Parker reached behind his back and unsnapped his holster. “He comes out of that house with anything but open hands . . .”
“Him? Shit. I ain’t worried about him. It’s the freakin’ grandma, man. What’s her deal?”
“Obviously, she doesn’t want him talking to us.”
Meanwhile, Kendo the dog was so upset he was barking and snapping in pirouettes around the yard before making random charges at the fence and slamming into it.
Parker was in the process of trying to figure out what to do next when Yi finally came back out of the house. His hands weren’t empty, which caused initial alarm, but then Parker made out that he had a dog leash and choke chain in them. They watched as Yi tried twice to string up Kendo before his grandmother was back at the screen door, shouting and yelling again.
Finally, Yi evidently had enough and unleashed a tirade at the door so angrily that it sent the old lady back into the shadows and even seemed to scare the dog.
Yi turned and looked at Campos and Parker in frustration before walking back over to them. “Guys. She don’t want me talking to you. I’ve tried to help and all. But . . . is there anything else?”
“We can’t leave until we have somewhere to go,” Campos said, his voice full of intent as he put his hands on his hips.
Yi thought hard for a moment before he reached some sort of agreement with himself. “Fine, man. They won’t hurt my mom or my grandmother. My sister’s outta here. I’m bailing tomorrow to head down to San Diego anyways and I ain’t never coming back. Since Jin’s outta town? The guy you want to talk to? He’s called Tic Toc. Mean little rat bastard. Drives a tricked-out Honda Accord, purple, with spoilers, twenty-twos, nitrous, the whole nine yards.”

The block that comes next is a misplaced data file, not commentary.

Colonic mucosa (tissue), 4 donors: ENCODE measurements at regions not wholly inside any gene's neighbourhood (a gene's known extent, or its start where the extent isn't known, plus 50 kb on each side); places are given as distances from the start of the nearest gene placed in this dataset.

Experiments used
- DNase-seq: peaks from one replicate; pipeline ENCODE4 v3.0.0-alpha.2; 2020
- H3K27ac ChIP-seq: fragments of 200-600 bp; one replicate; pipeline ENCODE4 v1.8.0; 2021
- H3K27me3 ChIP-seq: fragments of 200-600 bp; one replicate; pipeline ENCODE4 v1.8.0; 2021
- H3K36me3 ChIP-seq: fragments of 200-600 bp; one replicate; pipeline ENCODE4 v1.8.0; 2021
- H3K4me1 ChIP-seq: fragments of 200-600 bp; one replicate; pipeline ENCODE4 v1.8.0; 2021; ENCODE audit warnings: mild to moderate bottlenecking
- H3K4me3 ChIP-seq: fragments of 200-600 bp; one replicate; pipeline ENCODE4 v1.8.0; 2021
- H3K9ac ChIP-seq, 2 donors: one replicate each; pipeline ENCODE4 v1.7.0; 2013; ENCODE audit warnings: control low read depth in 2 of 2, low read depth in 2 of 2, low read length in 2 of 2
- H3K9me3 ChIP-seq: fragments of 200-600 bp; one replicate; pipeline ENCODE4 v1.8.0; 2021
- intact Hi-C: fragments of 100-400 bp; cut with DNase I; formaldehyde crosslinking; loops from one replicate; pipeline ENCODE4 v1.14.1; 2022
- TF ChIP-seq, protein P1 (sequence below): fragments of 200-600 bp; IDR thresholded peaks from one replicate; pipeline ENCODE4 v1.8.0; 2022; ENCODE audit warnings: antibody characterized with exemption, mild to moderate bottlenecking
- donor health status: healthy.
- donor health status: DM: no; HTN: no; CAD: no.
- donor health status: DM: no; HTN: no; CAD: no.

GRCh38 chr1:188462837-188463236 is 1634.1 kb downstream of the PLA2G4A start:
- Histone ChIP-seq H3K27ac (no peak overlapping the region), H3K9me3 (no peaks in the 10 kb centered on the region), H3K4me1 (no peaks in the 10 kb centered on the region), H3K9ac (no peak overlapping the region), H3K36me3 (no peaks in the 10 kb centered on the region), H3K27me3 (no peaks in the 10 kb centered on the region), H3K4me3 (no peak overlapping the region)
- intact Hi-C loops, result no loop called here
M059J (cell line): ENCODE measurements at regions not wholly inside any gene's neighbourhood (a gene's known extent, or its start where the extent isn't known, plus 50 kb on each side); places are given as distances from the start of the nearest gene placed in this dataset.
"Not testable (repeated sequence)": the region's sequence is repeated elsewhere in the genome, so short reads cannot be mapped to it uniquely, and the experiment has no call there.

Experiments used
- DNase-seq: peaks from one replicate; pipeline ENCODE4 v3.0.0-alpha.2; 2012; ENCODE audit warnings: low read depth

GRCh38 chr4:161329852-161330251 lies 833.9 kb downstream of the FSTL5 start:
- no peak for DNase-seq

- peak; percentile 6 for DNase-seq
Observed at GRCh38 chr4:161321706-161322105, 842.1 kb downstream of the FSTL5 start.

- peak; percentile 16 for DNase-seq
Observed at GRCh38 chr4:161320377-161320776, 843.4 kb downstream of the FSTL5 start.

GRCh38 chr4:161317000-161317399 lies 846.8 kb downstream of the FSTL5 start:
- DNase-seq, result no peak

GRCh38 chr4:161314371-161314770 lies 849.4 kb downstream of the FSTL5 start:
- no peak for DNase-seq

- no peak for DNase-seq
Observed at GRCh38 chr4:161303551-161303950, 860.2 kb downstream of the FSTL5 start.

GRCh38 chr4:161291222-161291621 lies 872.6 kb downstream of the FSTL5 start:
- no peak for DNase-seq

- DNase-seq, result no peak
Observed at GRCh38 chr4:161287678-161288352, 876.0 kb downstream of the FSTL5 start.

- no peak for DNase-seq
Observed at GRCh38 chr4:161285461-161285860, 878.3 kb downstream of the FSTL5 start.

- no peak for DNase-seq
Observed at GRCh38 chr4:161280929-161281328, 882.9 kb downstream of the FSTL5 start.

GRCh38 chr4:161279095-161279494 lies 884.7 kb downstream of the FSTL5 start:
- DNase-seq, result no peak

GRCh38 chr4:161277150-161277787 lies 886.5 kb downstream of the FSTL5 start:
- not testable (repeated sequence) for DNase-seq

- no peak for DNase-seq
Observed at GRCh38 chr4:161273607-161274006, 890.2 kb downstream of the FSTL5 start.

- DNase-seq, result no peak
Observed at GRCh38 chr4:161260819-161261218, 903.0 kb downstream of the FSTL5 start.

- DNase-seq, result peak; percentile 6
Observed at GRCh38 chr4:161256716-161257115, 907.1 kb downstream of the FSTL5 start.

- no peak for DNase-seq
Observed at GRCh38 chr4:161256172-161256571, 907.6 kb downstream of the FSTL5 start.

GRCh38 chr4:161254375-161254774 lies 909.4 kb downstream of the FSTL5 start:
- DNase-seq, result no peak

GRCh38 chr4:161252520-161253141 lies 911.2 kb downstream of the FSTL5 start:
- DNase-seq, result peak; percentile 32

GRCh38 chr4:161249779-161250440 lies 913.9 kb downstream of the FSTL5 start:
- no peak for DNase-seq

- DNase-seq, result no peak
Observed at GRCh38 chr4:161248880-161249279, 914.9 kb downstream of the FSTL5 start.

“What’s he gonna tell us?” Parker pushed.
“I dunno. He’s a runner for Mondo, but long term. He’s usually in on any shit that goes down, so he’s probably gonna have a lot of the details about that night.”
“Where can we find him?”
“Hit or miss. He don’t live anywhere in particular, ’cause he’s always on runs. Plays basketball at McClintock Park some days . . . likes to hang out at Piper’s too, the custom auto shop over on Wilshire.”
“What’s he look like?”
“Stocky. Lifts weights a lot. Always wears a baseball cap on backwards. He’s never far from his car, neither.”
“The purple Accord?”
“Yep. With a Tweety Bird hanging from the damn rearview mirror.”